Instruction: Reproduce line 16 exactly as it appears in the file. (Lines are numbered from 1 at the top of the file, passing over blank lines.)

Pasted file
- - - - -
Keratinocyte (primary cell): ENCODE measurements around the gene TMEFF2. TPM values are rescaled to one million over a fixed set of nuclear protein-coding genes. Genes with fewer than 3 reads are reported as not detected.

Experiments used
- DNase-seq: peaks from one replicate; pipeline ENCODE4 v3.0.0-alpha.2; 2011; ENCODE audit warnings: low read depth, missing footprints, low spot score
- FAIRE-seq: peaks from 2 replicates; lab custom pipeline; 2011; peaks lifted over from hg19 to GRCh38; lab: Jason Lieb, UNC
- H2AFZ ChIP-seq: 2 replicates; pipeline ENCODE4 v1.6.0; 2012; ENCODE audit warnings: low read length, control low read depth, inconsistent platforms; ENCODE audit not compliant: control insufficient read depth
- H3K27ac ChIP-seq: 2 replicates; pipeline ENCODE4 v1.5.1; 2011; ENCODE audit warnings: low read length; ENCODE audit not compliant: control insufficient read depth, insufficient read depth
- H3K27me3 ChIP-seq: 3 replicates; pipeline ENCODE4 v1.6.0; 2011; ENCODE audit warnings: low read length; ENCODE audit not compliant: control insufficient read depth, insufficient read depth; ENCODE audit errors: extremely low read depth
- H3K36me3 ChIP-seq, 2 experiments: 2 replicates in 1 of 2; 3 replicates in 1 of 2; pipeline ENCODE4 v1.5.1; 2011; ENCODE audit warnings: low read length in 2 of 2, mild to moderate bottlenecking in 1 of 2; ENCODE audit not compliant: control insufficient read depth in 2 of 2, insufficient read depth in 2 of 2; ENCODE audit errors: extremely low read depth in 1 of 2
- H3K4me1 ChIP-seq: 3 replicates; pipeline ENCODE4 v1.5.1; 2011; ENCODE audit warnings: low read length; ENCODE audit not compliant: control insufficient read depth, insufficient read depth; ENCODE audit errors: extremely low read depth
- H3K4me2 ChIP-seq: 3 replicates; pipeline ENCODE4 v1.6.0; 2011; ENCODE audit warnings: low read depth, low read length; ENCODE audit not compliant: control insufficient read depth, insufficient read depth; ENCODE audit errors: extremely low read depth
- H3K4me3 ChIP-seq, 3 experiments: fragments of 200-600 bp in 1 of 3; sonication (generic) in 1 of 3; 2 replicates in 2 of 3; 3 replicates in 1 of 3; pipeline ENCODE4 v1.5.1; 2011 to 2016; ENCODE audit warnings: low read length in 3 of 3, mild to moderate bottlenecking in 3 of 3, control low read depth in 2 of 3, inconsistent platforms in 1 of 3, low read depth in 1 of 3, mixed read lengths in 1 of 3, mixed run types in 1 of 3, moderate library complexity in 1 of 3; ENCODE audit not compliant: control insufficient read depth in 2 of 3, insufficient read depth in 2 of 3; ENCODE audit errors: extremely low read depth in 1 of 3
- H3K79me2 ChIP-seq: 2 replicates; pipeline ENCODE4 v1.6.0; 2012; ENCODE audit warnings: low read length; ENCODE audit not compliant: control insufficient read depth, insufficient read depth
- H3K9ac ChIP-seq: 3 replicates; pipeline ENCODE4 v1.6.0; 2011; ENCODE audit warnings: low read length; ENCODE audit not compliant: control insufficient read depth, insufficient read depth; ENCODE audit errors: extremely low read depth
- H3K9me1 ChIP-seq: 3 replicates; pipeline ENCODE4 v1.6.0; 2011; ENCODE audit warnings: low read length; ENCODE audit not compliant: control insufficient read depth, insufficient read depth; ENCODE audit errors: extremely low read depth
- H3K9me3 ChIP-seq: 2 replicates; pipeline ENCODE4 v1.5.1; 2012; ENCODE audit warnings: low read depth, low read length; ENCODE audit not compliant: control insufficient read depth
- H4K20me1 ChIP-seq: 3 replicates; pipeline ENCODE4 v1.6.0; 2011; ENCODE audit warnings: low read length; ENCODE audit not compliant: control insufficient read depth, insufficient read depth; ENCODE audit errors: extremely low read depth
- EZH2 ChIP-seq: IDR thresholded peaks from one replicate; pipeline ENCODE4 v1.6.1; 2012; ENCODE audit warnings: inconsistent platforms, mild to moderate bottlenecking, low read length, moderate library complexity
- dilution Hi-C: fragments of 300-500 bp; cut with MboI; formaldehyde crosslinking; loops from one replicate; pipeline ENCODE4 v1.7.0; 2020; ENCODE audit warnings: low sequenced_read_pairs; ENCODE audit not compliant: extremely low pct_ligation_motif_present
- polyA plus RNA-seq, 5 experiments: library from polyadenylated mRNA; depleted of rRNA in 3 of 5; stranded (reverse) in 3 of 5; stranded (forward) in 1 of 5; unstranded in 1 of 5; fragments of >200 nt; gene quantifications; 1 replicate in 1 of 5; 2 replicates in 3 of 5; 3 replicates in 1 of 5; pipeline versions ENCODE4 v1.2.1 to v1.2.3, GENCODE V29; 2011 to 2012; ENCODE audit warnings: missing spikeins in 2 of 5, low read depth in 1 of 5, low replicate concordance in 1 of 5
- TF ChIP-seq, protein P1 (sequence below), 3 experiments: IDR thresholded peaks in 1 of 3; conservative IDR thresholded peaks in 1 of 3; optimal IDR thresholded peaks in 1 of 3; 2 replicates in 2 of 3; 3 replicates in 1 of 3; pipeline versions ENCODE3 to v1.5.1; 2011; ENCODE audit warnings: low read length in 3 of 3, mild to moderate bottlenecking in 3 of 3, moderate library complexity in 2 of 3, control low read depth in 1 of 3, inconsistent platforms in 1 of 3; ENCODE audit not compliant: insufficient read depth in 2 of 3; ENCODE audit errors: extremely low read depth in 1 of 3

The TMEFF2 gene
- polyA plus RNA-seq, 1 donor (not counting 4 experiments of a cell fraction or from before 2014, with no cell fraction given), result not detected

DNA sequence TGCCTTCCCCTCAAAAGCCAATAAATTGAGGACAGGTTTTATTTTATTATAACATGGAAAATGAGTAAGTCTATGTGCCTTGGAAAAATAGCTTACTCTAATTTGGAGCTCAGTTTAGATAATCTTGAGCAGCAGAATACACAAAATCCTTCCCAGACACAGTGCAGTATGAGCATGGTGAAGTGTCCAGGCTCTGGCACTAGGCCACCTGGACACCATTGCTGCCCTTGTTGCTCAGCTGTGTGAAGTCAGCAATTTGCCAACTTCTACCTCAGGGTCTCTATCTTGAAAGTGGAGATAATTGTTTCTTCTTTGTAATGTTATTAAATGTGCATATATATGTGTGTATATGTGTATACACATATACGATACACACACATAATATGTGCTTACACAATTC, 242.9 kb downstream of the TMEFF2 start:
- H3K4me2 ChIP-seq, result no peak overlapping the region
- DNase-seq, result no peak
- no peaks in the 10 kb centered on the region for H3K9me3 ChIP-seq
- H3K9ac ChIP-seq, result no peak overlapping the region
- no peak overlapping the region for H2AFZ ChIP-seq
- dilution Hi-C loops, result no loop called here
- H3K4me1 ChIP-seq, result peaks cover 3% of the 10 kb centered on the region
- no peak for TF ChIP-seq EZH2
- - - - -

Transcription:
- H4K20me1 ChIP-seq: 3 replicates; pipeline ENCODE4 v1.6.0; 2011; ENCODE audit warnings: low read length; ENCODE audit not compliant: control insufficient read depth, insufficient read depth; ENCODE audit errors: extremely low read depth